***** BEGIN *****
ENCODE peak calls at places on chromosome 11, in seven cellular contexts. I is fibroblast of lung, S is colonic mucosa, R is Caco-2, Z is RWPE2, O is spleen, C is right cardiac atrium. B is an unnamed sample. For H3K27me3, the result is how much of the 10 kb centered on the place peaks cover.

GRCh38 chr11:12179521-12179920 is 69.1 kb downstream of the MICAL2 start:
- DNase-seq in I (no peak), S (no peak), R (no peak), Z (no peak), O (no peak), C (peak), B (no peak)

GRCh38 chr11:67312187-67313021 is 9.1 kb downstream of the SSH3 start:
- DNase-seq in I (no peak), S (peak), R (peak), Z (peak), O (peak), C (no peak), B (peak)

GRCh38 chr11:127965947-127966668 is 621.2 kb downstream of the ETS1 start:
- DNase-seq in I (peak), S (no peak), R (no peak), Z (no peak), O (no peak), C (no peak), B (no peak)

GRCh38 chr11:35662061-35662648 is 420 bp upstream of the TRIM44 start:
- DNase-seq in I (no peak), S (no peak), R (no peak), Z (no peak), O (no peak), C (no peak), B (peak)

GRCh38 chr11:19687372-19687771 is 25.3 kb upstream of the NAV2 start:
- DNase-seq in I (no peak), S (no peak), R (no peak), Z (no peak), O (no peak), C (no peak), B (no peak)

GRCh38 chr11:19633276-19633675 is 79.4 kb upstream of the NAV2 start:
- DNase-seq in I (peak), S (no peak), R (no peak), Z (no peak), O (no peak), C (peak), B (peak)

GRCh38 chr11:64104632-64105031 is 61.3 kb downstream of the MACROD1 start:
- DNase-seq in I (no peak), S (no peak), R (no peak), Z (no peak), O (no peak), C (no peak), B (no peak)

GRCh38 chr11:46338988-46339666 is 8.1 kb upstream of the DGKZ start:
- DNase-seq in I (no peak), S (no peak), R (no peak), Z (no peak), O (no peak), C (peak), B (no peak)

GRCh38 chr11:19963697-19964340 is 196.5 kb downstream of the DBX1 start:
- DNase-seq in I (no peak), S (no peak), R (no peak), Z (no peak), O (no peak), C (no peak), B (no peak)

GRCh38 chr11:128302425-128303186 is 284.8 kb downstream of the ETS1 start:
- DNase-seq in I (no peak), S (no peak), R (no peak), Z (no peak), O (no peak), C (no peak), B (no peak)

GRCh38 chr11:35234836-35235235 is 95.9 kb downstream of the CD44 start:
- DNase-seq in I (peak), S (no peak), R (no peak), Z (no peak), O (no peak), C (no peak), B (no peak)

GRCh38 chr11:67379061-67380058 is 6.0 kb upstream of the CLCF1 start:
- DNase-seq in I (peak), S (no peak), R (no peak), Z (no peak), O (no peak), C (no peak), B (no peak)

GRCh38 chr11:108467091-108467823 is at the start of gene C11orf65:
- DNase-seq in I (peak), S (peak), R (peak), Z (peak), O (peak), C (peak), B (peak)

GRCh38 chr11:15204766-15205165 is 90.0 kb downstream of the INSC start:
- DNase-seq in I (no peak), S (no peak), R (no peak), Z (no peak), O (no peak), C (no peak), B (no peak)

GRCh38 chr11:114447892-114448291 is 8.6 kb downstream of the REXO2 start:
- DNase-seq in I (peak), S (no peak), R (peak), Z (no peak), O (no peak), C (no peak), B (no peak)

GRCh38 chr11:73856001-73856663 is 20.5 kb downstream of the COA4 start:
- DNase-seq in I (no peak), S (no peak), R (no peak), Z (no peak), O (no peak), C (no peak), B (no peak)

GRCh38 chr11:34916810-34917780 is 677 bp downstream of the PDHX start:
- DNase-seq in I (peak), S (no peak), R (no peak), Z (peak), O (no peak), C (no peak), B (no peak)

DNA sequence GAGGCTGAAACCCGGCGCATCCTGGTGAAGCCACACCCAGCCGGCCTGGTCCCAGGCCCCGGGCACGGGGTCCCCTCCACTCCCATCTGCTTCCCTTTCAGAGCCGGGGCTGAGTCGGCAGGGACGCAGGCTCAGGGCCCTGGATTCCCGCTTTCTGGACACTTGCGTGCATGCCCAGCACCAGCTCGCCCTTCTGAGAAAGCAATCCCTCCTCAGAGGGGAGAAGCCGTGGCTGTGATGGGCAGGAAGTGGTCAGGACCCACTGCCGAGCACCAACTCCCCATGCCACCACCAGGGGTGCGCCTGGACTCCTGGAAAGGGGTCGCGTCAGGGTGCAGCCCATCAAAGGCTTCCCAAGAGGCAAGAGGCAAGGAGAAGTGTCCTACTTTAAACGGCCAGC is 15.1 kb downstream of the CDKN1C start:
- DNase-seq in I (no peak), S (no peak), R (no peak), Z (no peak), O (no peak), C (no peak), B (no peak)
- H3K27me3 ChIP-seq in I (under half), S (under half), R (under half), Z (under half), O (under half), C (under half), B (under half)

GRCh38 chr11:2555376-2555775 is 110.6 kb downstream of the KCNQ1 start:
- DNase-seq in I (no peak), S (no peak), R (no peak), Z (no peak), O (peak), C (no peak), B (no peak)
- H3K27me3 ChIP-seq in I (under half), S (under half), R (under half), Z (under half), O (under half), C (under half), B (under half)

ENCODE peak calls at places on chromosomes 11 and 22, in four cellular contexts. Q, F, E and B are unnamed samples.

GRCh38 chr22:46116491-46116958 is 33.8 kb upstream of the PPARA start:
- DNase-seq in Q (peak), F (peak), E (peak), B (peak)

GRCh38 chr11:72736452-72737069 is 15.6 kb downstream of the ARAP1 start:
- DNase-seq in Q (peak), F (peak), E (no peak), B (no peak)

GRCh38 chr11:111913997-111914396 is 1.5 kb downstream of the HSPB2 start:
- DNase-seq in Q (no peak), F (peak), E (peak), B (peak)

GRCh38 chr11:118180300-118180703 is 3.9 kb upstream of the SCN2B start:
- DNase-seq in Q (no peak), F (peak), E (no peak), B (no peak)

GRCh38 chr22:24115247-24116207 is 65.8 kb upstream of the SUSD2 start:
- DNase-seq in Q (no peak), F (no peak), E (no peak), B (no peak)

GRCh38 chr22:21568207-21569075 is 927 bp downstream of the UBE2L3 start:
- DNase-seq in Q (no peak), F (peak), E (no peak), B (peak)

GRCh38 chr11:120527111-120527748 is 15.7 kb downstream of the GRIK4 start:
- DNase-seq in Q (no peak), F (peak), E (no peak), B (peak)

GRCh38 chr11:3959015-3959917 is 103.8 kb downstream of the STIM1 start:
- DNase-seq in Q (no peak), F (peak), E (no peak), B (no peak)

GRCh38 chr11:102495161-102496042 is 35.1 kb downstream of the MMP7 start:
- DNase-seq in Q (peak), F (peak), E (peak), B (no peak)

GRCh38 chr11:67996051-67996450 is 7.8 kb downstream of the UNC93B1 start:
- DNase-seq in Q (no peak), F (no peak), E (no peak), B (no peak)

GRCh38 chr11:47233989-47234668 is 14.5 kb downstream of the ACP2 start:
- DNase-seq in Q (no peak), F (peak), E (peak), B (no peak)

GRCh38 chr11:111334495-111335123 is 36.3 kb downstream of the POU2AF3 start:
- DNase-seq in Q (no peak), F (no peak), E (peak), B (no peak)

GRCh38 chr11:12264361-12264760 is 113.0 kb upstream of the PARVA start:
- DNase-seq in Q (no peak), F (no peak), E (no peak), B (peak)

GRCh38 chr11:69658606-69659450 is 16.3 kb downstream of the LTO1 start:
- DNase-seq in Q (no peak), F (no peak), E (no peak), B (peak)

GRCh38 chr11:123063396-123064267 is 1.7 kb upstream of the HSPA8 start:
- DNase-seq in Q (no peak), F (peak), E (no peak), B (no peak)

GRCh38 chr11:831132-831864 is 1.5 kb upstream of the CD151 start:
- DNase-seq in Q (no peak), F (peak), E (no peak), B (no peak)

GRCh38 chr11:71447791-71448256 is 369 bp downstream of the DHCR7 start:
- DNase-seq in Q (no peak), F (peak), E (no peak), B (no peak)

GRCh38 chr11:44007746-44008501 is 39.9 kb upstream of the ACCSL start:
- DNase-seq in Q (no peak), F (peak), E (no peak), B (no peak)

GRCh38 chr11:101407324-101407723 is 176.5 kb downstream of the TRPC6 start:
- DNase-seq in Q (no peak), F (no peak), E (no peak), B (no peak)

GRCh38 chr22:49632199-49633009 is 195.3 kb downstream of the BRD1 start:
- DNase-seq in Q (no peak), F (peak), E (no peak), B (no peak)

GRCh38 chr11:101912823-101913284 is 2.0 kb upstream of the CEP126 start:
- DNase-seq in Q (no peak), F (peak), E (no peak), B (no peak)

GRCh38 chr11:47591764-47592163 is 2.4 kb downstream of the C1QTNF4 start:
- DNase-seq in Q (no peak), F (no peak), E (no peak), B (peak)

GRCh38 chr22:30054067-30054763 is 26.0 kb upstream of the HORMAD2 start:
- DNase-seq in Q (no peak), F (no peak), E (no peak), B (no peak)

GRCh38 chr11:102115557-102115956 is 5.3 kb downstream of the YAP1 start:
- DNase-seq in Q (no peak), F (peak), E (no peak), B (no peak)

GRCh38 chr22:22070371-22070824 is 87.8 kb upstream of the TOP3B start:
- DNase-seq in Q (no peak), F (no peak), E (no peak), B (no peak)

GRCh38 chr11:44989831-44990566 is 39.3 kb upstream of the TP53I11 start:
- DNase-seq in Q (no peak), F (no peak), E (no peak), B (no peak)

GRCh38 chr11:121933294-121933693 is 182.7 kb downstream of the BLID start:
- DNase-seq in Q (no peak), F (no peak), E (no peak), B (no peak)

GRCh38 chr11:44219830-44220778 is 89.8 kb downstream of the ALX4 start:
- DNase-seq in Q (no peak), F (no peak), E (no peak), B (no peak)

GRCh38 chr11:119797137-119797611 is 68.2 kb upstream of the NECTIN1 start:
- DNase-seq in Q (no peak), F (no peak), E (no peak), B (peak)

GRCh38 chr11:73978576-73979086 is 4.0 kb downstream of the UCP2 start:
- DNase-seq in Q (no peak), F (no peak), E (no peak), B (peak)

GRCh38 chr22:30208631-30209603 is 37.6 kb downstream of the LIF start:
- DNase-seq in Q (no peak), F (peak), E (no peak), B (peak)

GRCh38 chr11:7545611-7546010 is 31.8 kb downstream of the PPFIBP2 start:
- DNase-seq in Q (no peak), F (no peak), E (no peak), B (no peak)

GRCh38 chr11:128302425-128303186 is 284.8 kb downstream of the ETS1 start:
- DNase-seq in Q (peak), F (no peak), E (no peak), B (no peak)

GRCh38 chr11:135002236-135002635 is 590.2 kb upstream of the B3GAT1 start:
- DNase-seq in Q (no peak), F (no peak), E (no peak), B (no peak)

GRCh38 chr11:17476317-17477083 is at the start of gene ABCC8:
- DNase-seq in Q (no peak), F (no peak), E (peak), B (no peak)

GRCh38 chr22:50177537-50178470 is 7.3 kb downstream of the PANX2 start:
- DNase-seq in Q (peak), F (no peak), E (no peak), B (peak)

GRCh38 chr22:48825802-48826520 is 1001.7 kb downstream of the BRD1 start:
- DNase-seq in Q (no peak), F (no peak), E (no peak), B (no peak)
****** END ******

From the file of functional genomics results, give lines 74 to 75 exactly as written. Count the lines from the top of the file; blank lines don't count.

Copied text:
- DNase-seq in Q (no peak), F (peak), E (no peak), B (no peak)

GRCh38 chr11:71447791-71448256 is 369 bp downstream of the DHCR7 start: